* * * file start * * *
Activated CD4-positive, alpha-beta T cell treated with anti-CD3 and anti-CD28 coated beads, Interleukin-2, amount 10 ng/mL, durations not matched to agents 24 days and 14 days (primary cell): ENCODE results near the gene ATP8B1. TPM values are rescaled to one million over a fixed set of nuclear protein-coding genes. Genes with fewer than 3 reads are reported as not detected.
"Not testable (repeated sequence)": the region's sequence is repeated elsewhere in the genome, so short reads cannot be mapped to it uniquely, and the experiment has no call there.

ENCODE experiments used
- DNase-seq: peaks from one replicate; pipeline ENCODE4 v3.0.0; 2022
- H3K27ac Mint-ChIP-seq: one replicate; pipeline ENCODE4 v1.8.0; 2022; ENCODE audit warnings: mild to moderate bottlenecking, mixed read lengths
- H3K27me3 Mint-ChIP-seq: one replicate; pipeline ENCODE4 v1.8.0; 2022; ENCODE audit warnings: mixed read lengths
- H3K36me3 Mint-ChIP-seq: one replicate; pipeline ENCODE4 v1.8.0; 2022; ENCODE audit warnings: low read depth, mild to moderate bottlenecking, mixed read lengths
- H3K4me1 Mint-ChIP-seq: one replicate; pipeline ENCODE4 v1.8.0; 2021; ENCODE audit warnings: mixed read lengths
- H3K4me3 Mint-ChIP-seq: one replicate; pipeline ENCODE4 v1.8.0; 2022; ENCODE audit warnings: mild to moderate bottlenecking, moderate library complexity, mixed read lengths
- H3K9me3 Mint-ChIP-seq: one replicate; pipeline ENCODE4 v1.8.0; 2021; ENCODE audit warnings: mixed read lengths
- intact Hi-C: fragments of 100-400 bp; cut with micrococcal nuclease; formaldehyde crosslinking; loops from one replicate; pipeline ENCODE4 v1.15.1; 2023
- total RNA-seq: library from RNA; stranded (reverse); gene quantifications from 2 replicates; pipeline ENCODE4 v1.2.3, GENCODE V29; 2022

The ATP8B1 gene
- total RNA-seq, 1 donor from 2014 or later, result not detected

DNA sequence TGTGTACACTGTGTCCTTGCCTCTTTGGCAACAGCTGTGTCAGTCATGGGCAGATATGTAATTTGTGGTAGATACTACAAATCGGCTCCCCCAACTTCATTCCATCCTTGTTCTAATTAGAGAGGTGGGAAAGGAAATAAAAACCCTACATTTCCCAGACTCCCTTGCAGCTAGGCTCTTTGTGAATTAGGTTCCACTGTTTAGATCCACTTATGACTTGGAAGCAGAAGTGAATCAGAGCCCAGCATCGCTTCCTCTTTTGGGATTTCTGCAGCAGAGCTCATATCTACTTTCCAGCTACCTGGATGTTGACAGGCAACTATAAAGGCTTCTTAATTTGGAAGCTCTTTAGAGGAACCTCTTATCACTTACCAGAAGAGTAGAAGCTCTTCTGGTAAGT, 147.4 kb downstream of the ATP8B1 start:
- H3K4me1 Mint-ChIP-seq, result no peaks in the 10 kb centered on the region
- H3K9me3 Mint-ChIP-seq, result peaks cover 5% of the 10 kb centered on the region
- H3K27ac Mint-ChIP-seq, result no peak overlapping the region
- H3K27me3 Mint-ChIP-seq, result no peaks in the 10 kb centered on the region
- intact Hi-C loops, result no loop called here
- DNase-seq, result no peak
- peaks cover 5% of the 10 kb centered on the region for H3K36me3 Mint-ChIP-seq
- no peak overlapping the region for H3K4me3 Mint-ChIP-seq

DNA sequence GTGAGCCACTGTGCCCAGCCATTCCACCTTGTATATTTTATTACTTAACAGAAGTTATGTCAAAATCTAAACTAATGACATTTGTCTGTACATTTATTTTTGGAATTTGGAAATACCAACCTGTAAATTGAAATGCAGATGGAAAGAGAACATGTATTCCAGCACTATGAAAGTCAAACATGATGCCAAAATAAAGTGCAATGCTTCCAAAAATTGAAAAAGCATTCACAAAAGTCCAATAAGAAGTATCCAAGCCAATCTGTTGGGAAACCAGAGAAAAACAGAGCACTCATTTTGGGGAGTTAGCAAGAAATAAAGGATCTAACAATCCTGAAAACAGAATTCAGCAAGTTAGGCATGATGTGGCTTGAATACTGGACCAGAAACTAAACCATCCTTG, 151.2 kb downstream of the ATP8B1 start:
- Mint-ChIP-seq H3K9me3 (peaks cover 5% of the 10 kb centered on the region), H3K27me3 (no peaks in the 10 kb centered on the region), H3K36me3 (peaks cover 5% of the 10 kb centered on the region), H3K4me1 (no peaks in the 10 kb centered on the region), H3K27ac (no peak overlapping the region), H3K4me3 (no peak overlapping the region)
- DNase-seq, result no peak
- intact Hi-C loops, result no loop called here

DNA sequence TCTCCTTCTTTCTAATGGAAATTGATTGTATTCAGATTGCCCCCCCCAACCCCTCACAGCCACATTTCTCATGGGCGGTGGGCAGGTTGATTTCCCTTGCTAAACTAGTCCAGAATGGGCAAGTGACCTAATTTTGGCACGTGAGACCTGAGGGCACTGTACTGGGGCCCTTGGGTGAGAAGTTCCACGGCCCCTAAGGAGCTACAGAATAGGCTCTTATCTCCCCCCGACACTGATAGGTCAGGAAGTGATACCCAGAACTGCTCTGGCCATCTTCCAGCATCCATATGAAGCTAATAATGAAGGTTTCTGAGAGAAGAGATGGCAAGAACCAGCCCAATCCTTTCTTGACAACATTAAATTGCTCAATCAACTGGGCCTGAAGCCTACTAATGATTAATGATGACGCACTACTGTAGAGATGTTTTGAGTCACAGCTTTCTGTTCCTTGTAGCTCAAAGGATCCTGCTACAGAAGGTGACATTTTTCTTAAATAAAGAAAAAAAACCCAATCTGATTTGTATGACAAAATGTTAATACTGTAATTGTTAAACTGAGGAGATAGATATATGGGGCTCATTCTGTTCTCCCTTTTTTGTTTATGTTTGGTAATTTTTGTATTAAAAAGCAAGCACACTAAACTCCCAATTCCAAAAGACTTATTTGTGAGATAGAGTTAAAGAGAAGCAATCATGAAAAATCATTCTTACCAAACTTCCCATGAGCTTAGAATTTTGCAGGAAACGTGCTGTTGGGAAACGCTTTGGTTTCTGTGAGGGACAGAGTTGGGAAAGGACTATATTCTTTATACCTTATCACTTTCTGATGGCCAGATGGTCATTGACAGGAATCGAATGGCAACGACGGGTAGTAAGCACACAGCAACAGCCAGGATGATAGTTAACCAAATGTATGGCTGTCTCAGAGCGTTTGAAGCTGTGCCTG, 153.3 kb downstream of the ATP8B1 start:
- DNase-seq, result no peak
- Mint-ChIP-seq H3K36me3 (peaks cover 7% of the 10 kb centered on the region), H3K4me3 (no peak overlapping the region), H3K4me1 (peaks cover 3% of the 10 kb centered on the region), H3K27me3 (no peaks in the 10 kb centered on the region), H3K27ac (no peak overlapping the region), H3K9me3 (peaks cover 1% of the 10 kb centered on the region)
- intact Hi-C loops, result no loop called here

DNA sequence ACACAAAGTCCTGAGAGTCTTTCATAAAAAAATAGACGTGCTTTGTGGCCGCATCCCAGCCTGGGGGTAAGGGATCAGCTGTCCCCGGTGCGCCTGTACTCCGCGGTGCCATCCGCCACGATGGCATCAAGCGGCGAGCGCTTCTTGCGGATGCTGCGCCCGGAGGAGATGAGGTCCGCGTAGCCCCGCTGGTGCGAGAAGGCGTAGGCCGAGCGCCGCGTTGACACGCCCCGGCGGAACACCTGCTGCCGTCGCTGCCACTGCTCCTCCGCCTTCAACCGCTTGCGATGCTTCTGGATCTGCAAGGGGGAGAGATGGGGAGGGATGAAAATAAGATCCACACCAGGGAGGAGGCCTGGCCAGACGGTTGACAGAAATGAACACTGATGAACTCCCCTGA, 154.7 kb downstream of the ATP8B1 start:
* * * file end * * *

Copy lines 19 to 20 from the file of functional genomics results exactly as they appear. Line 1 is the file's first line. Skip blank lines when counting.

- H3K27me3 Mint-ChIP-seq, result no peaks in the 10 kb centered on the region
- intact Hi-C loops, result no loop called here